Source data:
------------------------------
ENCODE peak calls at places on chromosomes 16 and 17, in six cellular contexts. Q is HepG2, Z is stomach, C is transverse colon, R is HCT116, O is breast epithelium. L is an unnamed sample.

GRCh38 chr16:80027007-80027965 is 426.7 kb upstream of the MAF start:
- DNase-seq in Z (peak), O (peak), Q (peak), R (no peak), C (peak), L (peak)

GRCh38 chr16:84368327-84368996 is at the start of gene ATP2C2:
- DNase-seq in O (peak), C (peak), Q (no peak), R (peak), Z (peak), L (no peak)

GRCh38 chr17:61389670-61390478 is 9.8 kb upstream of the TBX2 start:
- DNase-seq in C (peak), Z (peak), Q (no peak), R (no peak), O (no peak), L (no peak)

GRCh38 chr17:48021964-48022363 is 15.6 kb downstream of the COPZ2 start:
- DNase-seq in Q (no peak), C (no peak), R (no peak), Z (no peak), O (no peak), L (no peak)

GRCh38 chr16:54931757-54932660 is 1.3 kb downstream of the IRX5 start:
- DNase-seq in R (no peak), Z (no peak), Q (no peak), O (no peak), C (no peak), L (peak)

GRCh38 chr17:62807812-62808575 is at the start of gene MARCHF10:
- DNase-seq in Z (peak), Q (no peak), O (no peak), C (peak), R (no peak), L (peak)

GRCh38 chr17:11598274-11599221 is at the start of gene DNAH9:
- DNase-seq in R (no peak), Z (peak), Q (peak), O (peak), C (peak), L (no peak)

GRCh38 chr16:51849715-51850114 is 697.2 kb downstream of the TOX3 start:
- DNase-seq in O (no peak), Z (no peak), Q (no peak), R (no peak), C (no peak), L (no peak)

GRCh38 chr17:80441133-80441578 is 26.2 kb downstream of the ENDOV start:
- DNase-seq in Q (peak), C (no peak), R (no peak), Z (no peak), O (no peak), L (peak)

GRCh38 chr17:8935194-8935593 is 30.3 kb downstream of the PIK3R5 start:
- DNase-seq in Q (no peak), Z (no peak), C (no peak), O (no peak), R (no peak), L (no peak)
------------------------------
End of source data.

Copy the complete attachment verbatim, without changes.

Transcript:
ENCODE peak calls at places on chromosomes 16 and 17, in six cellular contexts. Q is HepG2, Z is stomach, C is transverse colon, R is HCT116, O is breast epithelium. L is an unnamed sample.

GRCh38 chr16:80027007-80027965 is 426.7 kb upstream of the MAF start:
- DNase-seq in Z (peak), O (peak), Q (peak), R (no peak), C (peak), L (peak)

GRCh38 chr16:84368327-84368996 is at the start of gene ATP2C2:
- DNase-seq in O (peak), C (peak), Q (no peak), R (peak), Z (peak), L (no peak)

GRCh38 chr17:61389670-61390478 is 9.8 kb upstream of the TBX2 start:
- DNase-seq in C (peak), Z (peak), Q (no peak), R (no peak), O (no peak), L (no peak)

GRCh38 chr17:48021964-48022363 is 15.6 kb downstream of the COPZ2 start:
- DNase-seq in Q (no peak), C (no peak), R (no peak), Z (no peak), O (no peak), L (no peak)

GRCh38 chr16:54931757-54932660 is 1.3 kb downstream of the IRX5 start:
- DNase-seq in R (no peak), Z (no peak), Q (no peak), O (no peak), C (no peak), L (peak)

GRCh38 chr17:62807812-62808575 is at the start of gene MARCHF10:
- DNase-seq in Z (peak), Q (no peak), O (no peak), C (peak), R (no peak), L (peak)

GRCh38 chr17:11598274-11599221 is at the start of gene DNAH9:
- DNase-seq in R (no peak), Z (peak), Q (peak), O (peak), C (peak), L (no peak)

GRCh38 chr16:51849715-51850114 is 697.2 kb downstream of the TOX3 start:
- DNase-seq in O (no peak), Z (no peak), Q (no peak), R (no peak), C (no peak), L (no peak)

GRCh38 chr17:80441133-80441578 is 26.2 kb downstream of the ENDOV start:
- DNase-seq in Q (peak), C (no peak), R (no peak), Z (no peak), O (no peak), L (peak)

GRCh38 chr17:8935194-8935593 is 30.3 kb downstream of the PIK3R5 start:
- DNase-seq in Q (no peak), Z (no peak), C (no peak), O (no peak), R (no peak), L (no peak)